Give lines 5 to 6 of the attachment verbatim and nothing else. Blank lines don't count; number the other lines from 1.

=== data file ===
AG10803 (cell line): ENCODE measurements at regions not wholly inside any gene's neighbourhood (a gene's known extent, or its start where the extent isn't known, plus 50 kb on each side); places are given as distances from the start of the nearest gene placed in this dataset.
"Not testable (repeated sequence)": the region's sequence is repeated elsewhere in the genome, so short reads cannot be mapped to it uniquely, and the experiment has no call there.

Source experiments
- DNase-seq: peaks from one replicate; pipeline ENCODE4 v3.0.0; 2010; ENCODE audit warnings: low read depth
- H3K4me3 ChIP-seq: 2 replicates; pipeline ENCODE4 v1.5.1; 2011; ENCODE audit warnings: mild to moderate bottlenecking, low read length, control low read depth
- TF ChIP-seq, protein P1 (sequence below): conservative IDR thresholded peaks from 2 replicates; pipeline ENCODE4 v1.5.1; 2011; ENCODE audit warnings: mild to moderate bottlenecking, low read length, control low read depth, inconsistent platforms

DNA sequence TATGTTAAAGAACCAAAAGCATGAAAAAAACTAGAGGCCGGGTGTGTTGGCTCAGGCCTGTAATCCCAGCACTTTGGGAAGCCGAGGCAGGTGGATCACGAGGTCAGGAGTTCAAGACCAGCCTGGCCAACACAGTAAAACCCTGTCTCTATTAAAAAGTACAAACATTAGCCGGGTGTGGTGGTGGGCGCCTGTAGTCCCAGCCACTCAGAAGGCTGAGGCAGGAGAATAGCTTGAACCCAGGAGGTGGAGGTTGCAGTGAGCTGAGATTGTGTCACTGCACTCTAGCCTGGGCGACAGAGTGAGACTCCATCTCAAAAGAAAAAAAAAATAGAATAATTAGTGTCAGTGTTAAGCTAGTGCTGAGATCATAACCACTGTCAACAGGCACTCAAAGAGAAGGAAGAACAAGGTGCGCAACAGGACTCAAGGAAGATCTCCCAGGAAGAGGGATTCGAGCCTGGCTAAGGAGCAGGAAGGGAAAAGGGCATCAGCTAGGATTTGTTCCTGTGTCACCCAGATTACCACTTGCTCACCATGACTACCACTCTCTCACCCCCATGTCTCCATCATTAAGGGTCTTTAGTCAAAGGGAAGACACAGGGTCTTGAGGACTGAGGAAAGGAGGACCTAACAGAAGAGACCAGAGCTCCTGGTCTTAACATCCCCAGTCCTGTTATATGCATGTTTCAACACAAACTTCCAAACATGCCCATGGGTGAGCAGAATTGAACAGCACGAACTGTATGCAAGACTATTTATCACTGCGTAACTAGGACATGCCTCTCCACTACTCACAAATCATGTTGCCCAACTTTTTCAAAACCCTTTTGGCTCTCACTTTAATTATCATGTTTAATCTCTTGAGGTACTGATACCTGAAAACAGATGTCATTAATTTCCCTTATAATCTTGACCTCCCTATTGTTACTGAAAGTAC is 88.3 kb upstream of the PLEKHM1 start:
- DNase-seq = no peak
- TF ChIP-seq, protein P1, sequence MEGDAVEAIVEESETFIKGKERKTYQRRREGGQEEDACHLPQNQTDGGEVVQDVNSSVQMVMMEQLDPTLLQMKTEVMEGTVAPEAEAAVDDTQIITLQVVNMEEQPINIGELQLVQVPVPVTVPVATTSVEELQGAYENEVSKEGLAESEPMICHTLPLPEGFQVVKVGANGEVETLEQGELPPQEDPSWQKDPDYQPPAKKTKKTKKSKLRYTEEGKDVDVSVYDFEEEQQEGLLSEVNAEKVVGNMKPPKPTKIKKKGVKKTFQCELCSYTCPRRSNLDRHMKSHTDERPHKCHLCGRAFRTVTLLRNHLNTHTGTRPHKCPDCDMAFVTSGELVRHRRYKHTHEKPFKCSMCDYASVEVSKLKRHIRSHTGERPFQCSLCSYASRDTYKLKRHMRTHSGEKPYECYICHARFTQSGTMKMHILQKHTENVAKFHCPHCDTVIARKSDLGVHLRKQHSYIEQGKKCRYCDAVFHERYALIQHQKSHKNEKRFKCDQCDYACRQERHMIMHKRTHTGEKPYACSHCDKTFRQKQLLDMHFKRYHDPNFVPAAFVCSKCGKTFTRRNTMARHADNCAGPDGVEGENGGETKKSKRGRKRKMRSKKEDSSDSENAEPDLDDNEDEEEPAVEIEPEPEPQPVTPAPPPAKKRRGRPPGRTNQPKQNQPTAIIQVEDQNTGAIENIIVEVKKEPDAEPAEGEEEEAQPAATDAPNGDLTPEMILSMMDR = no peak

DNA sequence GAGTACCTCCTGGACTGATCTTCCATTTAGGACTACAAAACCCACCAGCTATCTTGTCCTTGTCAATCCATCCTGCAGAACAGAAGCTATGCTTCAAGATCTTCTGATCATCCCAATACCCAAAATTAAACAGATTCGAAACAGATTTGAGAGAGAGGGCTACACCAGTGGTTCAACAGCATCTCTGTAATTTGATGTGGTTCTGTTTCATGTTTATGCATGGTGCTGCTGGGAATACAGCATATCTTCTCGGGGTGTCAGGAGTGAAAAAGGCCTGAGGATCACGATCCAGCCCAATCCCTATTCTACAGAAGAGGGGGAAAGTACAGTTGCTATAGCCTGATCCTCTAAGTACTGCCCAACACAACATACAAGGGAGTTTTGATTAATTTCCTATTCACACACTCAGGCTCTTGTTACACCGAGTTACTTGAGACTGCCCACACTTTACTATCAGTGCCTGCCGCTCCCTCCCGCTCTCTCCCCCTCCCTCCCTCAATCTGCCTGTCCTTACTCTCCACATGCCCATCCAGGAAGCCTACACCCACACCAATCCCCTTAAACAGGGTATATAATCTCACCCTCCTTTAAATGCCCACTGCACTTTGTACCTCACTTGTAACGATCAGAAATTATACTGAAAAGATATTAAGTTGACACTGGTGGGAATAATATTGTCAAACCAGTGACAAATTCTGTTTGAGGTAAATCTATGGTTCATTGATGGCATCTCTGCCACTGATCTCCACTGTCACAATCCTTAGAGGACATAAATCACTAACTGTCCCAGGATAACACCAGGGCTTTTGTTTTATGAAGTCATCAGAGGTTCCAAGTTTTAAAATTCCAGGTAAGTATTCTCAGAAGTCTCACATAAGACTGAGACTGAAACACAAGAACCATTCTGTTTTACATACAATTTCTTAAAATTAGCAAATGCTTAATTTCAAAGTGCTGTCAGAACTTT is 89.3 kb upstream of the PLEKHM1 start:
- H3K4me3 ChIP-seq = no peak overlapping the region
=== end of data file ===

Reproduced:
- H3K4me3 ChIP-seq: 2 replicates; pipeline ENCODE4 v1.5.1; 2011; ENCODE audit warnings: mild to moderate bottlenecking, low read length, control low read depth
- TF ChIP-seq, protein P1 (sequence below): conservative IDR thresholded peaks from 2 replicates; pipeline ENCODE4 v1.5.1; 2011; ENCODE audit warnings: mild to moderate bottlenecking, low read length, control low read depth, inconsistent platforms